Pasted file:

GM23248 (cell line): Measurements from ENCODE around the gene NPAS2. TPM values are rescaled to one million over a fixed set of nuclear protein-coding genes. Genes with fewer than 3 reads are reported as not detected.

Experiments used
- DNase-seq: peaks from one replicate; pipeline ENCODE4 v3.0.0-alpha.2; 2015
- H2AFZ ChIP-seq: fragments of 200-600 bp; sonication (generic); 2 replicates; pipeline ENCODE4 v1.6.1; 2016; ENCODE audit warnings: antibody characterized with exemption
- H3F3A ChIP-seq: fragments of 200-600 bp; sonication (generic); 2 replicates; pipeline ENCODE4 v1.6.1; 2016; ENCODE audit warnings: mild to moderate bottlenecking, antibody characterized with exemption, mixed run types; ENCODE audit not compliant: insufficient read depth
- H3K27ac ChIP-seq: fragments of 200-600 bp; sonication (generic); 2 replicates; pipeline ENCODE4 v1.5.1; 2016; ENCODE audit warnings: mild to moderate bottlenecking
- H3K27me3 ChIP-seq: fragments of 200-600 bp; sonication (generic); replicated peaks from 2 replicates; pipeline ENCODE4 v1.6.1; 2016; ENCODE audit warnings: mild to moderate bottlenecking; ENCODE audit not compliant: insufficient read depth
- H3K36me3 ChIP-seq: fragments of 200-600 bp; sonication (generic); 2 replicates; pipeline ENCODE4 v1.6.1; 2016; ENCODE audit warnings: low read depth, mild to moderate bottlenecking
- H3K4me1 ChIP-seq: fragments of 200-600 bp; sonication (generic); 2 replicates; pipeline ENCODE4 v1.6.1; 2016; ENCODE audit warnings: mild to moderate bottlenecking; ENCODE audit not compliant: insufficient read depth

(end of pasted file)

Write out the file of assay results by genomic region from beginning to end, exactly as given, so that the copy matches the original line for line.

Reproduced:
GM23248 (cell line): Measurements from ENCODE around the gene NPAS2. TPM values are rescaled to one million over a fixed set of nuclear protein-coding genes. Genes with fewer than 3 reads are reported as not detected.

Experiments used
- DNase-seq: peaks from one replicate; pipeline ENCODE4 v3.0.0-alpha.2; 2015
- H2AFZ ChIP-seq: fragments of 200-600 bp; sonication (generic); 2 replicates; pipeline ENCODE4 v1.6.1; 2016; ENCODE audit warnings: antibody characterized with exemption
- H3F3A ChIP-seq: fragments of 200-600 bp; sonication (generic); 2 replicates; pipeline ENCODE4 v1.6.1; 2016; ENCODE audit warnings: mild to moderate bottlenecking, antibody characterized with exemption, mixed run types; ENCODE audit not compliant: insufficient read depth
- H3K27ac ChIP-seq: fragments of 200-600 bp; sonication (generic); 2 replicates; pipeline ENCODE4 v1.5.1; 2016; ENCODE audit warnings: mild to moderate bottlenecking
- H3K27me3 ChIP-seq: fragments of 200-600 bp; sonication (generic); replicated peaks from 2 replicates; pipeline ENCODE4 v1.6.1; 2016; ENCODE audit warnings: mild to moderate bottlenecking; ENCODE audit not compliant: insufficient read depth
- H3K36me3 ChIP-seq: fragments of 200-600 bp; sonication (generic); 2 replicates; pipeline ENCODE4 v1.6.1; 2016; ENCODE audit warnings: low read depth, mild to moderate bottlenecking
- H3K4me1 ChIP-seq: fragments of 200-600 bp; sonication (generic); 2 replicates; pipeline ENCODE4 v1.6.1; 2016; ENCODE audit warnings: mild to moderate bottlenecking; ENCODE audit not compliant: insufficient read depth